Descriptors: Role, Psychomotor Skills, Infants, Visual Perception
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Pauletti, Rachel E.; Menon, Madhavi; Menon, Meenakshi; Tobin, Desiree D.; Perry, David G. – Child Development, 2012
Narcissism--a strong need to be admired for a grandiose self--is a problematic personality trait for children as well as adults. This study of 236 preadolescents (M age = 11.3 years; 129 girls, 107 boys) evaluated 2 intrapersonal (cognitive) pathways by which narcissism might contribute to maladjustment. The first was that narcissism combines with…
Descriptors: Personality Traits, Sex Stereotypes, Adjustment (to Environment), Depression (Psychology)
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Flynn, Emma; Whiten, Andrew – Child Development, 2012
In one of the first open diffusion experiments with young children, a tool-use task that afforded multiple methods to extract an enclosed reward and a child model habitually using one of these methods were introduced into different playgroups. Eighty-eight children, ranging in age from 2 years 8 months to 4 years 5 months, participated. Measures…
Descriptors: Theory of Mind, Socialization, Young Children, Verbal Ability
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Cameron, Claire E.; Brock, Laura L.; Murrah, William M.; Bell, Lindsay H.; Worzalla, Samantha L.; Grissmer, David; Morrison, Frederick J. – Child Development, 2012
This study examined the contribution of executive function (EF) and multiple aspects of fine motor skills to achievement on 6 standardized assessments in a sample of middle-socioeconomic status kindergarteners. Three- and 4-year-olds' (n = 213) fine and gross motor skills were assessed in a home visit before kindergarten, EF was measured at fall…
Descriptors: Academic Achievement, School Readiness, Kindergarten, Home Visits
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Smith-Schrandt, Heather L.; Ojanen, Tiina; Gesten, Ellis; Feldman, Marissa A.; Calhoun, Casey D. – Child Development, 2011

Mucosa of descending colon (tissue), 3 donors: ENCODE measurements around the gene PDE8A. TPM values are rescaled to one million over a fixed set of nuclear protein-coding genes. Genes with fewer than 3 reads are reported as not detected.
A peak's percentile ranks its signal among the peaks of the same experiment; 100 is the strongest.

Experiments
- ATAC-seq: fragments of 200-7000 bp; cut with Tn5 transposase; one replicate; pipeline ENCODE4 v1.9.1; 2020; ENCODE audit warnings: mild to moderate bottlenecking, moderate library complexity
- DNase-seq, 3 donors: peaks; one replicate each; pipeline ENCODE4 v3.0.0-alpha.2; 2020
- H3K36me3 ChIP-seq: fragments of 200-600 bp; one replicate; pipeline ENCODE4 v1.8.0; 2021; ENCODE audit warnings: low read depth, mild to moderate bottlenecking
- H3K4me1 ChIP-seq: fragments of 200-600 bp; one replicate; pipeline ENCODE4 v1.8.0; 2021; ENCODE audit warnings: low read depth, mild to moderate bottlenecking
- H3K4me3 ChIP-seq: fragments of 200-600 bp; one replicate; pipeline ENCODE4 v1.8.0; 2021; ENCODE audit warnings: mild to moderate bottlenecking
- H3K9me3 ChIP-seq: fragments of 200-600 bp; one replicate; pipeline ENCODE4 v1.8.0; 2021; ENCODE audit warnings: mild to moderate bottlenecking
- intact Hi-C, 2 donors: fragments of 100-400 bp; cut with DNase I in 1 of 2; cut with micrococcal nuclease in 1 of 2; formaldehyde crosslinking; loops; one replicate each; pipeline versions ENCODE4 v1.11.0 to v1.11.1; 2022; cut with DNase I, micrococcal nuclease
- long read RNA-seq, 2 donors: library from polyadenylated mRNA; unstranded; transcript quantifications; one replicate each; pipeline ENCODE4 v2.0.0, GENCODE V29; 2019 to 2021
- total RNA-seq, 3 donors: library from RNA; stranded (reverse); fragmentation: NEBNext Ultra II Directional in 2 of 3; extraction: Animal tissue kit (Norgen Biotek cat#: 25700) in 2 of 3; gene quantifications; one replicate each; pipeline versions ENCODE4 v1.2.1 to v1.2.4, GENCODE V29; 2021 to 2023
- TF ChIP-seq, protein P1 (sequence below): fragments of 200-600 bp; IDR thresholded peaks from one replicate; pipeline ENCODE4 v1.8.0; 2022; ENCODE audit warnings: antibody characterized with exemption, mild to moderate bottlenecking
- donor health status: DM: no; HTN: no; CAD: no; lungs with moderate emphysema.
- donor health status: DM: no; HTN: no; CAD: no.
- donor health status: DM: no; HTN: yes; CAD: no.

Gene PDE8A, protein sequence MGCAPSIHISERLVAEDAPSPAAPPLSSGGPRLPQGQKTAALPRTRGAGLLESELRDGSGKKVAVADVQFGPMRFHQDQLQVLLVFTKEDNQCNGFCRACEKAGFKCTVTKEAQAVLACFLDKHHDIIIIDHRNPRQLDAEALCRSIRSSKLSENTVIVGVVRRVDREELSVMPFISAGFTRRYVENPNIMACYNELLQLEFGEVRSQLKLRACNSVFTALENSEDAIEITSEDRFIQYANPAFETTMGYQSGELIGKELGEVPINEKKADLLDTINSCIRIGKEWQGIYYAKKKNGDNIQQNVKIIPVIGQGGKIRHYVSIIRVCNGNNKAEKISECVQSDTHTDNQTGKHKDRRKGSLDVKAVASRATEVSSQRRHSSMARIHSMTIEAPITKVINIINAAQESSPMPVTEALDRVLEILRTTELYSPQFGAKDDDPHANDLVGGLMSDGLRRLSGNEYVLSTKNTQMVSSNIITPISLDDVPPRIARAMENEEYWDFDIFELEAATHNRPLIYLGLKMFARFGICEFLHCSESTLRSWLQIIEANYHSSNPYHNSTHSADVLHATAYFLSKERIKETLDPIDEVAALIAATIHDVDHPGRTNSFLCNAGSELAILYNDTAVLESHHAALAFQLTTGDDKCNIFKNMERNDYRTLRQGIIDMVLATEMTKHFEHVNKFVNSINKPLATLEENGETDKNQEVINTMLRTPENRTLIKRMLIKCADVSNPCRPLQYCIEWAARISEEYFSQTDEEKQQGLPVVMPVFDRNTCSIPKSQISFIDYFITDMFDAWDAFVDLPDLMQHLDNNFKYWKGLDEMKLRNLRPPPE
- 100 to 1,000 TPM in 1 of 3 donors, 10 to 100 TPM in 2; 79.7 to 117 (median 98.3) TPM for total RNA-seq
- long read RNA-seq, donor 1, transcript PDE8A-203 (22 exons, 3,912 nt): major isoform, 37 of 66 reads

In accord with increasing recognition of the situation specificity of childhood social behaviors, individual and contextual differences in children's responses to potential peer conflict were examined (hostile attribution, behavioral strategies, and affective reactions; N = 367, 9-2 years, 197 girls). Situational cues from 2 sources, the…
Descriptors: Cues, Self Efficacy, Conflict, Friendship
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Banerjee, Robin; Watling, Dawn; Caputi, Marcella – Child Development, 2011
Research connecting children's understanding of mental states to their peer relations at school remains scarce. Previous work by the authors demonstrated that children's understanding of mental states in the context of a faux pas--a social blunder involving unintentional insult--is associated with concurrent peer rejection. The present report…
Descriptors: Peer Relationship, Rejection (Psychology), Longitudinal Studies, Children
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Apperly, Ian A.; Warren, Frances; Andrews, Benjamin J.; Grant, Jay; Todd, Sophie – Child Development, 2011
On belief-desire reasoning tasks, children first pass tasks involving true belief before those involving false belief, and tasks involving positive desire before those involving negative desire. The current study examined belief-desire reasoning in participants old enough to pass all such tasks. Eighty-three 6- to 11-year-olds and 20 adult…
Descriptors: Theory of Mind, Developmental Continuity, Cognitive Development, Child Development
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Irwin, Julia R.; Tornatore, Lauren A.; Brancazio, Lawrence; Whalen, D. H. – Child Development, 2011
This study used eye-tracking methodology to assess audiovisual speech perception in 26 children ranging in age from 5 to 15 years, half with autism spectrum disorders (ASD) and half with typical development. Given the characteristic reduction in gaze to the faces of others in children with ASD, it was hypothesized that they would show reduced…
Descriptors: Autism, Auditory Perception, Pervasive Developmental Disorders, Eye Movements